With a poverty rate of 38 percent - one of the highest in the state - Camden residents have seen a lot of their neighbors struggle to put food on the table.
But some Camden youths say it is nothing compared to the poverty seen in other countries. On Thursday, six youths who work at Hopeworks, a nonprofit organization that trains and mentors inner-city youths, will travel to Cuernavaca, Mexico to continue the work some of their peers started in August.
Rushelle Mundell, Ruben Santiago, DJ Brown, Aisha Cobb, Maryann Vega, all of Camden, and Caitlyn Cunane, of West Collingswood Heights, will spend five days in Cuernavaca tutoring kindergarteners in math and compuer literacy, and serving meals to the elderly in the poor village.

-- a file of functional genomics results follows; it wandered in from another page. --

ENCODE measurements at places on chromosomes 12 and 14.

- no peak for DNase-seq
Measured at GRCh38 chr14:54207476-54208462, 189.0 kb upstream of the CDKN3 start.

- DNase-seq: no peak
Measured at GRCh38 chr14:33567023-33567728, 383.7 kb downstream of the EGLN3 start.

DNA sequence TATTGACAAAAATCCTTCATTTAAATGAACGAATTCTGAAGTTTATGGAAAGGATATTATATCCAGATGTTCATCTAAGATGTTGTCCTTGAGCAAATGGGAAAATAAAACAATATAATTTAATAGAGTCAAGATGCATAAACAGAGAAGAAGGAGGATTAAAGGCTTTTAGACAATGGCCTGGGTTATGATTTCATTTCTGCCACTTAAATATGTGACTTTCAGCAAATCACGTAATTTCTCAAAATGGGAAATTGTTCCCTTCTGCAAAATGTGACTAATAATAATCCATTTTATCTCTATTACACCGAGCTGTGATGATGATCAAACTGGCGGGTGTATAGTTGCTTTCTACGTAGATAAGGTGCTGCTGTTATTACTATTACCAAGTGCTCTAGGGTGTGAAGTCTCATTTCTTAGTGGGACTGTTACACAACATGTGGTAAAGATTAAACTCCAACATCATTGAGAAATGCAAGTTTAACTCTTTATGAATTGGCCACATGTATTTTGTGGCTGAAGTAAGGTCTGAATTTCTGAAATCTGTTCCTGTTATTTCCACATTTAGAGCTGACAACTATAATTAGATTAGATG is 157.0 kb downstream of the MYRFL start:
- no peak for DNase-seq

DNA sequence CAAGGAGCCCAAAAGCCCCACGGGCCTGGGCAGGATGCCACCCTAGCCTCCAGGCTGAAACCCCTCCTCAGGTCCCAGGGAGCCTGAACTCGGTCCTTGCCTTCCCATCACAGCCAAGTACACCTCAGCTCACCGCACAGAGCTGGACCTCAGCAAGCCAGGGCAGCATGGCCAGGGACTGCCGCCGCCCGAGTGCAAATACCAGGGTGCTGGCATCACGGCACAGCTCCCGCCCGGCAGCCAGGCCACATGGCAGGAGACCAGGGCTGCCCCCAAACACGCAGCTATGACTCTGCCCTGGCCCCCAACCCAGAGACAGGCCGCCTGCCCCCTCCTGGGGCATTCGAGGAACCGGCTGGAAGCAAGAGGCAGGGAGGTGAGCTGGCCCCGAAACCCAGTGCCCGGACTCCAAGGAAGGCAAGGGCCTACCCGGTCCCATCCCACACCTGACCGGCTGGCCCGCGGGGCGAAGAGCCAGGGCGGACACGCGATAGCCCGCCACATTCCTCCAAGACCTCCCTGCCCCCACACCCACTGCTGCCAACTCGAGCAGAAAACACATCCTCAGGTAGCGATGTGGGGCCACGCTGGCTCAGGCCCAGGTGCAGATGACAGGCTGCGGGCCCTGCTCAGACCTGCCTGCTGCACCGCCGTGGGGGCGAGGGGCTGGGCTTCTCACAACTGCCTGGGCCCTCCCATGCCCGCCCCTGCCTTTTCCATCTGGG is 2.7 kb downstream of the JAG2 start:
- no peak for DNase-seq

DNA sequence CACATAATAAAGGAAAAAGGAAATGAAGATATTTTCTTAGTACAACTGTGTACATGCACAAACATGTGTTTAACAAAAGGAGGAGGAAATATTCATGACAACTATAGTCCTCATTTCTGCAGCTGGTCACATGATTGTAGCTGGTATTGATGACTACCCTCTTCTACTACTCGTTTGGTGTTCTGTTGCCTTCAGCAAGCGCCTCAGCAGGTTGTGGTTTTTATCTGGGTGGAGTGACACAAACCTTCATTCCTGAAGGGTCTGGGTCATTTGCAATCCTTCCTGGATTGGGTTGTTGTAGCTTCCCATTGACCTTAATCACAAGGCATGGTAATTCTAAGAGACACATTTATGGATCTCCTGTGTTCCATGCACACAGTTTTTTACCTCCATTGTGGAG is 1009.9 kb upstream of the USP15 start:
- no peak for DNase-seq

Santiago, 17, a student at Brimm Medical Arts High School, and Brown, 20, a student at Camden County College, went on the mission trip last summer. And in a video they created, the youths say it made them realize how much they take for granted in their own struggling city.
"We will certainly see a different type of poverty than we see in Camden," said Sean Dougherty, director of operations for Hopeworks, who is overseeing the trip. "Another goal of the trip is for the youth to realize that they can be agents of good and agents of change in the world too."
The youths, who return Tuesday, will work with VAMOS, a Mexico- based nonprofit that helps underprivileged families in Mexico.